Previously I proposed three possible solutions for Elm Phloem Necrosis: Developing resistant Elm cultivars, a membrane that would zap the bacteria as it passes through, and silver nanoparticles that would rip the bacteria’s membrane apart. I proposed the silver nanoparticles was the quickest solution that could be implemented today. I have learned a few things since then.
The Elm Resistance Problem
It turns out I am not the only one who has thought of using silver nanoparticles to treat Elm Phloem Necrosis. Dr. Moorman from Penn State also thought of this and tried a treatment. He was unable to see if it was successful. All the Elm trees died from Elm Phloem Necrosis or Dutch Elm Disease. He suggested to me that Elm trees have a bigger problem which is disease susceptibility. If the Elm tree does not die from Elm Yellows, Dutch Elm Disease may kill it. We have solutions for Dutch Elm Disease. The solutions are expensive and need to be applied each year or each time it’s infected. Elms have to defend from many debases. This means that the development of resistant Elm cultivars is the long term solution for Elm trees. Improving the genome of the Elm tree would help it defend from all of these diseases.
Improving the Elm Tree Genome
How can we do this? Genetic Engineering. Genetic Engineering is when humans get involved with an organism’s DNA this happens with breeding or with molecular biology. We can could do either, breed or use modern molecular biology techniques to create a new Elm Cultivar. Unfortunately, breeding takes decades to develop a new cultivar and by that time Elm trees will likely be gone from North America.
How can we develop a new Elm cultivar with biotechnology? Using TransChromo insertion, meaning inserting a whole chromosome, or large piece of DNA into another organism. One tool we can use to insert a gene into an organism is a gene gun. It does what it sounds like it does. Although a better name would be gold gene gun. The gene gun shoots gold particles that are coated with a target gene into a cell of the organism. The problem with this technique is that the gene will be expressed for a while, but after a while, the expression of the gene will fade and may completely be silenced. We have improved the method by inserting the target gene with regulation genes with it to tell the cell to express the gene we want. There is still a problem which is that with the gene gun there is no control on where the gene(s) are inserted. And where it is inserted can play a huge role on how the gene is expressed. My solution is to insert a larger piece of DNA instead of one gene, a much larger piece, as large as we can feasibly insert with the gene gun.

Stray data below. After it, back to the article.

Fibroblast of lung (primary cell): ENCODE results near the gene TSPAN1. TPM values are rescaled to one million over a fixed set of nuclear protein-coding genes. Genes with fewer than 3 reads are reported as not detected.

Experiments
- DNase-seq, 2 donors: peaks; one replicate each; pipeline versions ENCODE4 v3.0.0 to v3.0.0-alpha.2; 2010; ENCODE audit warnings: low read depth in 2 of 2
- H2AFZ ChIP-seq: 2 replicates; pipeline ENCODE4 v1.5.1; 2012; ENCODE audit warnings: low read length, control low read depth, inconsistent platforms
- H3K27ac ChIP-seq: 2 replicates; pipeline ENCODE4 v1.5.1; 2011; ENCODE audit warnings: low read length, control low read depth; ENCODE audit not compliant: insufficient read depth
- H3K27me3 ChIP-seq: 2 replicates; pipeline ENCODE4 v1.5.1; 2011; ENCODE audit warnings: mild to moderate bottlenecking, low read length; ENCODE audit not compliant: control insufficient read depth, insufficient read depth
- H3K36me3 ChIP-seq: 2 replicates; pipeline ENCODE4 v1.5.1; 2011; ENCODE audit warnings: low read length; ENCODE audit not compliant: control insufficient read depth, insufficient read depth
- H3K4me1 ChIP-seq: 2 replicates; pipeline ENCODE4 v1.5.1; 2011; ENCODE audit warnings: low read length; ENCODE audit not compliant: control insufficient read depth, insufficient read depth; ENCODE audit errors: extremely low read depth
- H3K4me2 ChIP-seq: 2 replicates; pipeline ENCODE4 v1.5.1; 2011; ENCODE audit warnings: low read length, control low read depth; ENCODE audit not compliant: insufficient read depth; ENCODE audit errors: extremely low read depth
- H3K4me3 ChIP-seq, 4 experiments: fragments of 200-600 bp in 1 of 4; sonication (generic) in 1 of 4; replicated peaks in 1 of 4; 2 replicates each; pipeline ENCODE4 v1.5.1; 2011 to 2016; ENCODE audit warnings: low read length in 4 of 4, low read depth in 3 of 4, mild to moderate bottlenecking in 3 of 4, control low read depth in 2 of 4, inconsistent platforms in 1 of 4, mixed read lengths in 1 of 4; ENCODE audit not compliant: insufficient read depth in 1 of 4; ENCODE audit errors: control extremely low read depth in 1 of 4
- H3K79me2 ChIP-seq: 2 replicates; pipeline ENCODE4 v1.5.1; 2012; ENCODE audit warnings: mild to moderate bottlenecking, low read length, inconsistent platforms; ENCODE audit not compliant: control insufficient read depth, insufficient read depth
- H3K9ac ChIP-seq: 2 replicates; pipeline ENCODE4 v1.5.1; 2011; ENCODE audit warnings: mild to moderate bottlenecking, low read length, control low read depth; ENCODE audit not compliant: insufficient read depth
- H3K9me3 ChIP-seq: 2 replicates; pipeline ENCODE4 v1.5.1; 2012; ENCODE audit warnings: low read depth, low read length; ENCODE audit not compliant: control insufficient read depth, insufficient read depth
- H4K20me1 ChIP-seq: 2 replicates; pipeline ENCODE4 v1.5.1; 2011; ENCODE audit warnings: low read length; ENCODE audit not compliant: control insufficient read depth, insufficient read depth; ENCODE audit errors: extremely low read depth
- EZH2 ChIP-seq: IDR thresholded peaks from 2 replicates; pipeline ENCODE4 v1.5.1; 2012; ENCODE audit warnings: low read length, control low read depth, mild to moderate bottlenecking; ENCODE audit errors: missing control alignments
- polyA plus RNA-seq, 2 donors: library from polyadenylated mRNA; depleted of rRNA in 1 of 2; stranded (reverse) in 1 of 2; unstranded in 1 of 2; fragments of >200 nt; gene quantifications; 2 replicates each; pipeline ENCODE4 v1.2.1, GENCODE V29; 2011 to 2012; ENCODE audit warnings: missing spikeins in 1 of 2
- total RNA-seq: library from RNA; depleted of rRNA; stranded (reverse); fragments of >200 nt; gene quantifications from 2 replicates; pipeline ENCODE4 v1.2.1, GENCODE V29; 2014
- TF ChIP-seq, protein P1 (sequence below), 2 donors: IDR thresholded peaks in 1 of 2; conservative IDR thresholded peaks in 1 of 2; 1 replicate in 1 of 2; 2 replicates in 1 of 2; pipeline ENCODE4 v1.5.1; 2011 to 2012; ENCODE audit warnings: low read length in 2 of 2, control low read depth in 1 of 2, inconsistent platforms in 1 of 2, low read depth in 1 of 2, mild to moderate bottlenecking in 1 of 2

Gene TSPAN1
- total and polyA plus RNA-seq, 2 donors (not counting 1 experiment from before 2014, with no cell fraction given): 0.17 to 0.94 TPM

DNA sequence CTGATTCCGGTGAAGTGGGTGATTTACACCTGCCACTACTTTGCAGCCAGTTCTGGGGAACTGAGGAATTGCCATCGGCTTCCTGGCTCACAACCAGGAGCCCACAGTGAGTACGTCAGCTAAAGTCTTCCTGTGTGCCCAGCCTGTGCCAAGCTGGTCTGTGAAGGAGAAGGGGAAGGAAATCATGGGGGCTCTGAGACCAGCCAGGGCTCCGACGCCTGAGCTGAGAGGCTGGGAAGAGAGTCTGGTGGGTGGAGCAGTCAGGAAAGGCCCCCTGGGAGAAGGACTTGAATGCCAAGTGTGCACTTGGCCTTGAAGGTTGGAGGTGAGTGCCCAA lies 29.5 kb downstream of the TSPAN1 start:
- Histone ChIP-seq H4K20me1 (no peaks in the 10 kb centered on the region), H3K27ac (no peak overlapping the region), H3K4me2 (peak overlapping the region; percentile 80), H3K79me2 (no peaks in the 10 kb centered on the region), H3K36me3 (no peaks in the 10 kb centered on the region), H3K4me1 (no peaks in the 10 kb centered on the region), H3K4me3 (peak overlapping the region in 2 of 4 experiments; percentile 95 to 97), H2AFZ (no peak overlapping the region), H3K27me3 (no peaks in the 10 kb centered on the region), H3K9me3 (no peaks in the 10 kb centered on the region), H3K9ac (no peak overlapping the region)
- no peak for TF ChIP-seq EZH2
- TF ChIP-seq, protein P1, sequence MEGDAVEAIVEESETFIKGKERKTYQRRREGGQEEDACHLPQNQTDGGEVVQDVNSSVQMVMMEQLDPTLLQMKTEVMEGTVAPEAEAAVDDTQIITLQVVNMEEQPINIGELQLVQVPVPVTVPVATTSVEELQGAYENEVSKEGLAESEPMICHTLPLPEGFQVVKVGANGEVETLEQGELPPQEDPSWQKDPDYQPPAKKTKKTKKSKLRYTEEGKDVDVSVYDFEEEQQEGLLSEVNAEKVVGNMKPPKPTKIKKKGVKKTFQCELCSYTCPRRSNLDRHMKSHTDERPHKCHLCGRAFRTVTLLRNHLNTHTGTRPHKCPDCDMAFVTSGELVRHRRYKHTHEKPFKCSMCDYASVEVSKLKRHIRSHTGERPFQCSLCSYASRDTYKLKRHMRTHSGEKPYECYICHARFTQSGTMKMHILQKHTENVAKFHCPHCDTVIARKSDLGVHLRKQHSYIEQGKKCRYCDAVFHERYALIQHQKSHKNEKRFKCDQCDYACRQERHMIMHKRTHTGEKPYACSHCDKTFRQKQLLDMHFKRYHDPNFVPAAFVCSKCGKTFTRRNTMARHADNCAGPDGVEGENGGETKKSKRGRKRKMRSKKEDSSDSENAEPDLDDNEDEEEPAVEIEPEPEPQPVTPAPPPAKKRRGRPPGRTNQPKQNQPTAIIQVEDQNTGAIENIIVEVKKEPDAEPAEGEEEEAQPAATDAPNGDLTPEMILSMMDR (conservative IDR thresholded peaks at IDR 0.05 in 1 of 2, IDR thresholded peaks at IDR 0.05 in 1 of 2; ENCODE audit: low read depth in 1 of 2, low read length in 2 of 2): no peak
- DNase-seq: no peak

To do this we would extract DNA from the organism with the target gene. The gene would then be marked using a genetic marker. This genome would then be cut up using restriction enzymes. The marked DNA fragment with the target gene would then amplified using polymerase chain reaction (PCR). The amplified DNA with the target gene is painted onto the gold particles and shot into the organism we want the express the target gene.
What is the advantage of this method? It would provide a better way to have long term expression of the target gene and provide more genetic variability for the TransChromo organism from the other genetic information that was inserted. What about the Elm trees?
Oh yeah, the Elms. This method could be used to insert large pieces of DNA from relatives of the Elm such as members of the genus Ampelocera and the genus Zelkova. Both may have defense genes that provide resistance to the diseases and pests affecting Elms today.
Curing Elm Phloem Necrosis
Eliminating pathogens and pests of Elm trees such as Elm Phloem Necrosis is unfeasible because Elm trees lack genetic information for the defensive of these pathogens and pests. A better solution is to develop a resistant Elm cultivar to current Elm diseases and pests. A way to do this is TransChromo insertion, using a gene gun to insert a large piece of DNA into an organism. This method may provide the resistance needed for the long term viability for Elm trees in North America.